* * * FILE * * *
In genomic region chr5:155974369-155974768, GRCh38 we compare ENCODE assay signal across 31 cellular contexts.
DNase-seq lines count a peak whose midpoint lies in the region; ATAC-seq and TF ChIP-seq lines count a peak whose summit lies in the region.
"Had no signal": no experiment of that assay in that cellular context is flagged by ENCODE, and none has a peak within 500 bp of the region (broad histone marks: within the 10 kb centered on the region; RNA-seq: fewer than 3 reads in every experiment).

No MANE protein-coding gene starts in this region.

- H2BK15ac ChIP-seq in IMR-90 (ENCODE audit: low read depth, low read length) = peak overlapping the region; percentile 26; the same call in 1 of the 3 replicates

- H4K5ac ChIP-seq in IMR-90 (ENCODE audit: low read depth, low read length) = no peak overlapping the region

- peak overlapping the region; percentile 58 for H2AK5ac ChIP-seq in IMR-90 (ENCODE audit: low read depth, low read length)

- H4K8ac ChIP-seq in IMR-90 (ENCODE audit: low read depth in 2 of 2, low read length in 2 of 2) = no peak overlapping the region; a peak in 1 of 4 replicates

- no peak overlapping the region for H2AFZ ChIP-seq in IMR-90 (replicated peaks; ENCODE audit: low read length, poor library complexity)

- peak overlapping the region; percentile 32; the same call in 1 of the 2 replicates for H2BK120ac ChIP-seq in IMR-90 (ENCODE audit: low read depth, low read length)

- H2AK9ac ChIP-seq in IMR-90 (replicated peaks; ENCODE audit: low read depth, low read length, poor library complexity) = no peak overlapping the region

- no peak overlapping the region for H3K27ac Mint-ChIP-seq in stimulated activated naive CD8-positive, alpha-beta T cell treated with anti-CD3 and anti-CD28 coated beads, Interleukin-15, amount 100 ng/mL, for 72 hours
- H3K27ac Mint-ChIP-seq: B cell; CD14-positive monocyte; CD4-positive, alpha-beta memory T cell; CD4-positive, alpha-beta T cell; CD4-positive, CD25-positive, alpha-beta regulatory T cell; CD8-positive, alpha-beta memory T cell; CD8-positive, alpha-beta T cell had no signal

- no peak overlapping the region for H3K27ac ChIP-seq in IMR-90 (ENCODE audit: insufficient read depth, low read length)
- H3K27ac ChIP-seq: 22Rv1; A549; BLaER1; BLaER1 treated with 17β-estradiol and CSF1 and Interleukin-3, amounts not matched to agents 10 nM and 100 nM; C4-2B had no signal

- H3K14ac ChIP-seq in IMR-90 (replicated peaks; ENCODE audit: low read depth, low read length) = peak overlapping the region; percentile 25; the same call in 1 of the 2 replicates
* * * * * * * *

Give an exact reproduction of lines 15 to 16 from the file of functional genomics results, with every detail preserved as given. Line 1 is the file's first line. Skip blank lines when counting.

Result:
- H3K27ac ChIP-seq: 22Rv1; A549; BLaER1; BLaER1 treated with 17β-estradiol and CSF1 and Interleukin-3, amounts not matched to agents 10 nM and 100 nM; C4-2B had no signal

- H3K14ac ChIP-seq in IMR-90 (replicated peaks; ENCODE audit: low read depth, low read length) = peak overlapping the region; percentile 25; the same call in 1 of the 2 replicates